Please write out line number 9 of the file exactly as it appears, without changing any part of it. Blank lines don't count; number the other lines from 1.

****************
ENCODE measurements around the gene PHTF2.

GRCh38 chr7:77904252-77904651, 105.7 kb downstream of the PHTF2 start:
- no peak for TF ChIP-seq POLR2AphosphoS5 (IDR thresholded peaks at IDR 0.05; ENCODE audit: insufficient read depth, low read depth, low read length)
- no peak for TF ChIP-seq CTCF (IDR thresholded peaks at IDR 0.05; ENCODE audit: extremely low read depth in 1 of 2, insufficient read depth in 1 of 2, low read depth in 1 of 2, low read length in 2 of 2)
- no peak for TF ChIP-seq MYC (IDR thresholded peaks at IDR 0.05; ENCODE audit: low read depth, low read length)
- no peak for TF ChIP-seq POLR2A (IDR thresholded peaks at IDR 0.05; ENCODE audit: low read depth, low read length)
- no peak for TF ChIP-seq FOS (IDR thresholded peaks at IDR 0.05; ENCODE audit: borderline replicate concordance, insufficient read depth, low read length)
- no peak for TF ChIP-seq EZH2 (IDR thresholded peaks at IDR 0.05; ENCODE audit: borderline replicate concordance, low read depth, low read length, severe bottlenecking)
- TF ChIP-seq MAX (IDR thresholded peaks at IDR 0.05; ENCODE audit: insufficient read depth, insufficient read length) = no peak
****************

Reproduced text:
- TF ChIP-seq MAX (IDR thresholded peaks at IDR 0.05; ENCODE audit: insufficient read depth, insufficient read length) = no peak